In 2013, North Carolina Republicans passed one of the most draconian voter ID laws in the country to prevent minorities from exercising their right to participate in the democratic process.
Critics warned that this reminded them of when states in the South enacted literacy tests to keep black people from voting during the Jim Crow era.
Well, it looks like such tests are returning.
When Rudy Ravindra and his wife attempted to vote in the recent North Carolina primary, the Asian-American couple was actually forced to take a spelling test by poll workers who very clearly wanted a reason to prevent them from voting.
Ravindra described the horrific treatment in an op-ed for the Raleigh News & Observer starting from the moment he handed his driver’s license to the poll worker referred to as “HW.”
“I gave my driver’s license to a poll worker, HW,” Ravindra wrote.
“He kept it face down and ordered me to spell my name. Although I go by Rudy, my legal name is Rudravajhala. In order to save time, I requested HW look at my ID. He barked, ‘You gotta spell it!’ So I took a deep breath and began. ‘R-U-D-‘ He repeated after me and typed each letter. When he typed a B instead of a D, I had to correct him, “It’s not B; it’s D for dog.”
This farce went on a for a while, and each time he made a mistake, I patiently corrected. Meanwhile, voters in adjacent lines came and went briskly. I heaved a sigh of relief when HW finally entered my mouthful of a name into his computer and peered at the monitor. And then I had to pronounce it, and when he tried, he couldn’t get it right.
He asked, “Your address?”
After repeating his address to the poll worker, Ravindra was declared “the perfect voter” and allowed to cast his ballot.
Poll workers are not allowed to test voters, but this poll worker in North Carolina seemed to think that his state had returned to the days of Jim Crow and that he was entitled to demand Ravindra jump through illegal hoops to exercise his right to vote.
When Ravindra brought his wife to cast her ballot later on, a different poll worker conducted the exact same test even though white voters were able to come and go as they pleased without having to deal with such harassment.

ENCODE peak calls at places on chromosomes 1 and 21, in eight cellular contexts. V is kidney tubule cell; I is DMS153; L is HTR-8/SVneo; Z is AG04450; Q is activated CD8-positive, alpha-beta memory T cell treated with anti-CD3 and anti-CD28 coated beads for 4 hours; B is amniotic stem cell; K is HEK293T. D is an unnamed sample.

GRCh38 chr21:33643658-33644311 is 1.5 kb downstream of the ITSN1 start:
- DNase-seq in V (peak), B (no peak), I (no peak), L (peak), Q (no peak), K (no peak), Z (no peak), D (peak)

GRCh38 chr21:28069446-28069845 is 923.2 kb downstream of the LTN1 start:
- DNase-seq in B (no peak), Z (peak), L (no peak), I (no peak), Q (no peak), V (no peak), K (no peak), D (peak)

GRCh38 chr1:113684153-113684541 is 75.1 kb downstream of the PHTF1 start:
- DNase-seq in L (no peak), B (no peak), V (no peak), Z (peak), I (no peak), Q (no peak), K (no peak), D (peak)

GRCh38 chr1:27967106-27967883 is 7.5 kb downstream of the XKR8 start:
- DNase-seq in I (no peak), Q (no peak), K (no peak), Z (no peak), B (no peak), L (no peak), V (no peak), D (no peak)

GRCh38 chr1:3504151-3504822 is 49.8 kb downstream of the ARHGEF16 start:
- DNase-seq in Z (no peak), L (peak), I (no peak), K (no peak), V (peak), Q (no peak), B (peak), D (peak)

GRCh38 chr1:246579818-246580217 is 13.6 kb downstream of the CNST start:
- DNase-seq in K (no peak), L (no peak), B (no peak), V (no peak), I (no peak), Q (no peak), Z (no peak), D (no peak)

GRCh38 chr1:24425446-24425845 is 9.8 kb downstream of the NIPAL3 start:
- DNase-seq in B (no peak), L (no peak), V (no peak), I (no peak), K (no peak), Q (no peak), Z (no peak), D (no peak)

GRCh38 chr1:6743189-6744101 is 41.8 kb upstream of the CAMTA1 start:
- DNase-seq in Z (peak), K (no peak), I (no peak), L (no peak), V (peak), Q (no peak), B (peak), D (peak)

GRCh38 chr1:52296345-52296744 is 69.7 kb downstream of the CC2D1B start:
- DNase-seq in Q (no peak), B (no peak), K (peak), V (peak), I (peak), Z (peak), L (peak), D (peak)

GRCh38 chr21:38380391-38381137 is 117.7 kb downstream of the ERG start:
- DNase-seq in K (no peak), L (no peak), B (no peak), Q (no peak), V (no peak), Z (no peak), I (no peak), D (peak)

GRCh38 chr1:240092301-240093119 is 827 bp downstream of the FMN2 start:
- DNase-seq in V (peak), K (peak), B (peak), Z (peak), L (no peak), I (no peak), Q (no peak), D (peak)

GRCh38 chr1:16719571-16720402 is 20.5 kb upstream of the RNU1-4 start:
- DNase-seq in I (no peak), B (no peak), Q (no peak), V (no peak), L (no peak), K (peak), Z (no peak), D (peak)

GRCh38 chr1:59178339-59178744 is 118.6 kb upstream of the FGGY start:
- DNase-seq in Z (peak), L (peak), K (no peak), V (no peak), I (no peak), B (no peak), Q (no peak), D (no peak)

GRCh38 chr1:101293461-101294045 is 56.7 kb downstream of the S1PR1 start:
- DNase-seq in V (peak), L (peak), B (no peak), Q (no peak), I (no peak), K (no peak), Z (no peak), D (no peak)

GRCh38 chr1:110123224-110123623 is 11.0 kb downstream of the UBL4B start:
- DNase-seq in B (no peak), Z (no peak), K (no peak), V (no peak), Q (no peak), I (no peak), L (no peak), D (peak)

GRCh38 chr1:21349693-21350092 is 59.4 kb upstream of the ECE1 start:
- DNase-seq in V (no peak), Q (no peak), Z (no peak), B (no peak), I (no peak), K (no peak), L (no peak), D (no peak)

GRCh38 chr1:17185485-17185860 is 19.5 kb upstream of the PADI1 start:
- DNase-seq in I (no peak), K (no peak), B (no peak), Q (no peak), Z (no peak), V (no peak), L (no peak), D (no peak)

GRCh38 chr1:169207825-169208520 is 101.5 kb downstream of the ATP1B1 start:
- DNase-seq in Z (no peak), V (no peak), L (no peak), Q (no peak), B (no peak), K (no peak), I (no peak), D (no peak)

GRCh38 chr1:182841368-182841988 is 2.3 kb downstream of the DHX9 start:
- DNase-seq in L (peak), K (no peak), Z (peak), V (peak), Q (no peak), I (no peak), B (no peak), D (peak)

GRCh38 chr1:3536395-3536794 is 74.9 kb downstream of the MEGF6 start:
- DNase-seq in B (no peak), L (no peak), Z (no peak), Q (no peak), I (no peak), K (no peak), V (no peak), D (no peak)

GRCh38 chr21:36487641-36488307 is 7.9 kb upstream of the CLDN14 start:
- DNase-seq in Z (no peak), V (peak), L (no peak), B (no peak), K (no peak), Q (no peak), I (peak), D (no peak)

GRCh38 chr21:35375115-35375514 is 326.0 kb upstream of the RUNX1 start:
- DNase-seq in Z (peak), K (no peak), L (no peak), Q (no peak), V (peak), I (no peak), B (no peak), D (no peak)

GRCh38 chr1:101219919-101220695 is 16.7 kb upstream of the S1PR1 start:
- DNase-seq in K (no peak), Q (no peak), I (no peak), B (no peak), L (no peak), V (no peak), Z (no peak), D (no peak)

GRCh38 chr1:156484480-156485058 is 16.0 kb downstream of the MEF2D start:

“Our two Caucasian friends who live in different areas of town voted at different polling places,” Ravindra reported. “In contrast to our humiliating experience, however, they did not have to pass the spelling test and after a cursory glance at their IDs were allowed to vote.”
With that knowledge, Ravidra and his wife felt discriminated against, especially since the rise of Donald Trump has caused overwhelming suspicion and hatred of people with foreign-sounding names.
“My wife and I couldn’t help but feel that we were singled out. The poll workers could have simply looked at our IDs and saved a lot of time. That in a sea of white faces at both polling stations my wife and I were the only brown-skinned individuals also led us to suspect that we were victims of racial prejudice. In these days of Trumpism and shameless xenophobia and other assorted phobias, we can’t be blamed if we are paranoid.”
Ravindra contacted the State Board of Elections whose director apologized for what the couple went through and confirmed that poll workers are only supposed to look at the ID. They are NOT supposed to force people of color to pass spelling tests in order to vote.
“In the final analysis,” Ravindra concluded, “this is a bad law and subject to over-interpretation by overzealous, and possibly rogue, officials.”
Clearly, Jim Crow is still alive and well in some red states and the has to be particularly embarrassing to North Carolina citizens who not too long ago lived in a thriving blue state on the cusp of achieving true progress far from its days as a slave state in the Confederacy.
By Stephen D. Foster, Jr. / 03.21.2016